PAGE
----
Abortion round the worldBMJ 2007; 335 doi: https://doi.org/10.1136/bmj.39393.491968.94 (Published 15 November 2007) Cite this as: BMJ 2007;335:1018
- Hannah Brown, freelance journalist
Abortion is one of the most emotive and divisive of medical issues. The review of the 1967 Abortion Act by the House of Commons select committee on science and technology aimed to avoid complex ethical questions by sticking solely to scientific and medical developments. Nevertheless, the committee's cross party membership was irreconcilably divided when the final report was published last month. Two conservative MPs decided they could not with good conscience agree with the final conclusions—that women should not need the consent of two doctors for the procedure—claiming that they had been misled over survival rates and the extent to which fetuses can feel pain.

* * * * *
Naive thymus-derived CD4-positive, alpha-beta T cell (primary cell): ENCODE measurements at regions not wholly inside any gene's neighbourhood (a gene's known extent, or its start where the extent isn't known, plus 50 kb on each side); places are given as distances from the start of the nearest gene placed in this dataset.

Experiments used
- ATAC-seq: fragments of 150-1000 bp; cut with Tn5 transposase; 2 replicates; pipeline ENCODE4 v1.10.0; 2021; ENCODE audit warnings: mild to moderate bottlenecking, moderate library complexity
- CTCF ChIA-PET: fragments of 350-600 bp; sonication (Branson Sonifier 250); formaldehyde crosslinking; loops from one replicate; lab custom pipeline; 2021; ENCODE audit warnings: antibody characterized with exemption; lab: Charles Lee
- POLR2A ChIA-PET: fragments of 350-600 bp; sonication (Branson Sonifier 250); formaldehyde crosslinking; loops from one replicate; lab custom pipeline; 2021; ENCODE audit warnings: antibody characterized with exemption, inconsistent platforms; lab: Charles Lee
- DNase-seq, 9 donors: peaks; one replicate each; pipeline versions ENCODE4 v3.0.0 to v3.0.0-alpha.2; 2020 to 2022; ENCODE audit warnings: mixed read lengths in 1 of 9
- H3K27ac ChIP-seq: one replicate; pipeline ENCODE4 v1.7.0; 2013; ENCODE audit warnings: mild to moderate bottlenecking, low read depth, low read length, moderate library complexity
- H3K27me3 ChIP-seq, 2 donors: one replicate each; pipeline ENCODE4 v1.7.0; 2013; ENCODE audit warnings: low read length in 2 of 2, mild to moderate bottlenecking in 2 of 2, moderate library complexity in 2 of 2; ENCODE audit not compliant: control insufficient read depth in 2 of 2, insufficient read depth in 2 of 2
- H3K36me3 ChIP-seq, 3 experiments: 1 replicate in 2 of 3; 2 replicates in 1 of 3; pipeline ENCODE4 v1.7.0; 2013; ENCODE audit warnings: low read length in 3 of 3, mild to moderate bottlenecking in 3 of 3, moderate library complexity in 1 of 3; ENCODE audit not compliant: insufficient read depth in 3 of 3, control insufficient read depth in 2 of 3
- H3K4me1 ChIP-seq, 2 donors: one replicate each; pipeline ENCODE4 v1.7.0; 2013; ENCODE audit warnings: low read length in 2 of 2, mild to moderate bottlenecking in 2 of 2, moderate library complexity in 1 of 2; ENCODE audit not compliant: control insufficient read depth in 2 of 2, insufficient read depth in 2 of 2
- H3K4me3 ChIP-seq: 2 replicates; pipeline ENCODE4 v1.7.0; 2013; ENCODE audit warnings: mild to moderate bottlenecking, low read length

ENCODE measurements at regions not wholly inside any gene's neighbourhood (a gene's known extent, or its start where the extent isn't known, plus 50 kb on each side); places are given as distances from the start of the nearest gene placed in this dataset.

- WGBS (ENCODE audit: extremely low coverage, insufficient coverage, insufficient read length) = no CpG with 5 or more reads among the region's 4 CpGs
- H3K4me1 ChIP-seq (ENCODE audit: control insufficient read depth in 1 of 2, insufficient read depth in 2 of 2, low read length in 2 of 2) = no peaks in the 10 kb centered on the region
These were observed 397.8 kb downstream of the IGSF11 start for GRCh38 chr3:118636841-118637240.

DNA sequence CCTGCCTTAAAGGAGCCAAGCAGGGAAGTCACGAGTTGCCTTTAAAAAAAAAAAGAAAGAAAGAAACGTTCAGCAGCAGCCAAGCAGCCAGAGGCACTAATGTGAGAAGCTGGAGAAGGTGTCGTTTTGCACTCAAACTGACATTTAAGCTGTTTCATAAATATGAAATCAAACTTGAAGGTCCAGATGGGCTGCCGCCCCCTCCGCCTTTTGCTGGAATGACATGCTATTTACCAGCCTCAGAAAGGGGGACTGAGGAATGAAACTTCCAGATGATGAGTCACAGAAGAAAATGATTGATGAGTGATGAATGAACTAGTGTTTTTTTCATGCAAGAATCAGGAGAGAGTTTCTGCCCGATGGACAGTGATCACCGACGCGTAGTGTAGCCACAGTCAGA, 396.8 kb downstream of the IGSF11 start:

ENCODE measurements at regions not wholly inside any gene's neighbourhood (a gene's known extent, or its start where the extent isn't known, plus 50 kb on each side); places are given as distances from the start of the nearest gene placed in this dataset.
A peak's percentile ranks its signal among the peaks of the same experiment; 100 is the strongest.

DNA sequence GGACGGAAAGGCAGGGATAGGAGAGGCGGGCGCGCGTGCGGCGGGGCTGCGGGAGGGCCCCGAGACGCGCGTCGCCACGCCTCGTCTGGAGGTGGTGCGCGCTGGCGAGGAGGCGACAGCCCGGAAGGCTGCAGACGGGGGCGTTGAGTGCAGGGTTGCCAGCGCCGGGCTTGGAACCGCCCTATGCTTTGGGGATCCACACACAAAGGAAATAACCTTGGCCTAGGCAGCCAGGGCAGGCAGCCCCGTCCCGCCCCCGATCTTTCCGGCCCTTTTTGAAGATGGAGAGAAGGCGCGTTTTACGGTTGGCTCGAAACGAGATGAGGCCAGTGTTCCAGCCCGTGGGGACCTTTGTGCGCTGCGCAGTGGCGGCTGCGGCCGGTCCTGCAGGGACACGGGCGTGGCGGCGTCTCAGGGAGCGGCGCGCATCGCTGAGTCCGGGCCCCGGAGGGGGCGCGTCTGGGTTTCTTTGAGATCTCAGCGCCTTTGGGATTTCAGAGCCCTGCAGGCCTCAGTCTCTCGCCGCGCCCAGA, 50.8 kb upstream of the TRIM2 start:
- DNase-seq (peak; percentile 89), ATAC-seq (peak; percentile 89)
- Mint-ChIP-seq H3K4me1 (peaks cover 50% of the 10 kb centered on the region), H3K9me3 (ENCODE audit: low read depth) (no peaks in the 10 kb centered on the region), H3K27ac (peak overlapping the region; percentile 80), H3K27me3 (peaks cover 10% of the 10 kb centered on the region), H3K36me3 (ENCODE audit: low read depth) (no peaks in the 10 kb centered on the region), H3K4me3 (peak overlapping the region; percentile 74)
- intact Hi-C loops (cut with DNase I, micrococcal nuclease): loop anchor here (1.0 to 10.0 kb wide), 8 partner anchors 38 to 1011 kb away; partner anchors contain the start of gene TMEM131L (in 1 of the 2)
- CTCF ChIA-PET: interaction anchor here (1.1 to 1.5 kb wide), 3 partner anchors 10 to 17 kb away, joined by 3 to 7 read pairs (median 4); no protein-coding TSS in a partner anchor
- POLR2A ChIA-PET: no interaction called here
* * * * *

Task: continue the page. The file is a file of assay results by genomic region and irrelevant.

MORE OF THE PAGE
Highly charged public discussions on abortion in the United States have also been given new impetus over the past few years, with speculation about the likelihood of a conservative dominated Supreme Court overturning the landmark 1973 legal ruling for Roe versus Wade. This decreed that women's right to terminate early pregnancies was enshrined in the 14th amendment.
New estimates for the numbers of abortions,1 both legal and clandestine, worldwide, which were released last month as part of the Women Deliver conference in London, show that although the numbers of abortions have fallen considerably in developed countries, numbers in developing countries are going up.2 Because poor countries harbour some of the strictest laws banning the procedure, more abortions mean more complications from botched operations and more deaths⇓.
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